How do you celebrate the life of a loved one that has passed?
As a Latino, I have always known Día de los Muertos or Day of the Dead as the way to commemorate the life of those who have departed. Día de los Muertos is a Mexican tradition resulting from a mix of indigenous practices and Spanish Catholicism. It is celebrated October 31 through November 2. It is about acknowledging death, grieving, memorializing loved ones, and celebrating them for who they were when they were alive.

Although, I have seen pieces of this tradition make their way into events like Halloween, with face paint, costumes, and animated movies, I have not seen the core element of coming to terms  with death make the same cultural leap. This  observation inspired me to create the Dia de Los Casi Muertos Project.

Dia de Los Casi Muertos or Day of the Almost Dead is an ongoing multimedia project that explores the cultural differences between Mexican and American experiences with death and aging. The aim of the project is for contemporary American society to examine their values by confronting the taboo of death – ultimately pushing us to  appreciate the gift of life.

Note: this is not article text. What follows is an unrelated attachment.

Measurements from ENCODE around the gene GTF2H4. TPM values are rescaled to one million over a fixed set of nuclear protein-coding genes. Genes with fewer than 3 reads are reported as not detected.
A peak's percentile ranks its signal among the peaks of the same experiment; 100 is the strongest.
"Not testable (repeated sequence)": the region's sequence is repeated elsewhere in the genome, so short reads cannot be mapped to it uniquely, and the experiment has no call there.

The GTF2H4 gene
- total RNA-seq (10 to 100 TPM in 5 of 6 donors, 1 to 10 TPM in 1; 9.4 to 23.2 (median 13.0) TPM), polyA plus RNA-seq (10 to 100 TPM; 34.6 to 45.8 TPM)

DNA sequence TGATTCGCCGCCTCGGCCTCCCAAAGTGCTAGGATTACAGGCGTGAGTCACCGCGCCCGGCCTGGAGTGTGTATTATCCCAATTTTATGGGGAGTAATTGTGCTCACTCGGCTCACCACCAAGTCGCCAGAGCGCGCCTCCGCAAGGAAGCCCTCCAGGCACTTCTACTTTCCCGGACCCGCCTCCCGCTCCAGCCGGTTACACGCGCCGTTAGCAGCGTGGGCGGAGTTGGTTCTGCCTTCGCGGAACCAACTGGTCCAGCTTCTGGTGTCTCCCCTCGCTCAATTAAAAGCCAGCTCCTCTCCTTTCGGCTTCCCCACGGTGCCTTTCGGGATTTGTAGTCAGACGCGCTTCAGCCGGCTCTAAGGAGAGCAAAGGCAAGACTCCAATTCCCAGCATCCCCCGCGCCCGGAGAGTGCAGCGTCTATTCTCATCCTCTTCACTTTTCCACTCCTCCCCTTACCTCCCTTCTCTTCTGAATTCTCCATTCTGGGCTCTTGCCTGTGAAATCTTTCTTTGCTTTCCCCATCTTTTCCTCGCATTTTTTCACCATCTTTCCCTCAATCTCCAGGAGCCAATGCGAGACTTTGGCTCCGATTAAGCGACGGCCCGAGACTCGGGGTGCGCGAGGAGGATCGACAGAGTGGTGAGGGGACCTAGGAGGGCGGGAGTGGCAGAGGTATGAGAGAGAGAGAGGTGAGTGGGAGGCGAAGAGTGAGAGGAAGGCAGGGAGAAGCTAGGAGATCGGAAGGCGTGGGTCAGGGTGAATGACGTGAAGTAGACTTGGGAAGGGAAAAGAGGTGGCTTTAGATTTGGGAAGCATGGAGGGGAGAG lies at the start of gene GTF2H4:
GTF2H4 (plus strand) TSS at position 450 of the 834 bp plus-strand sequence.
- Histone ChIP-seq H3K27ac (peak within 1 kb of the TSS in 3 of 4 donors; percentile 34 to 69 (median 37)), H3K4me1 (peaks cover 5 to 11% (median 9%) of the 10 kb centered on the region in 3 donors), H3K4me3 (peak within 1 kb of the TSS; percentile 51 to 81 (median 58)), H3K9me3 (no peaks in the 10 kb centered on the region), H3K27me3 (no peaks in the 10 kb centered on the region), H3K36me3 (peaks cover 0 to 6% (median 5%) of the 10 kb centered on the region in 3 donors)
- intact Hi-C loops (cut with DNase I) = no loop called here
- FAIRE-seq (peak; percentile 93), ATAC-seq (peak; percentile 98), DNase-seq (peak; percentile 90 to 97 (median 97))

This project is made possible by a grant from the Arts and Science Council

Francisco Gonzalez

Rocio Llusca

Kim Johnson

Susan Andre

LaToya Pousa

Elisa Lopez Trejo

  1. Dia de Los Casi Muertos 2016 Trailer
  2. Interview Film - 2016
    Individuals contemplate their own experiences with death, and their thoughts on mortality. Filmed at The Light Factory. Video by Juan Ossa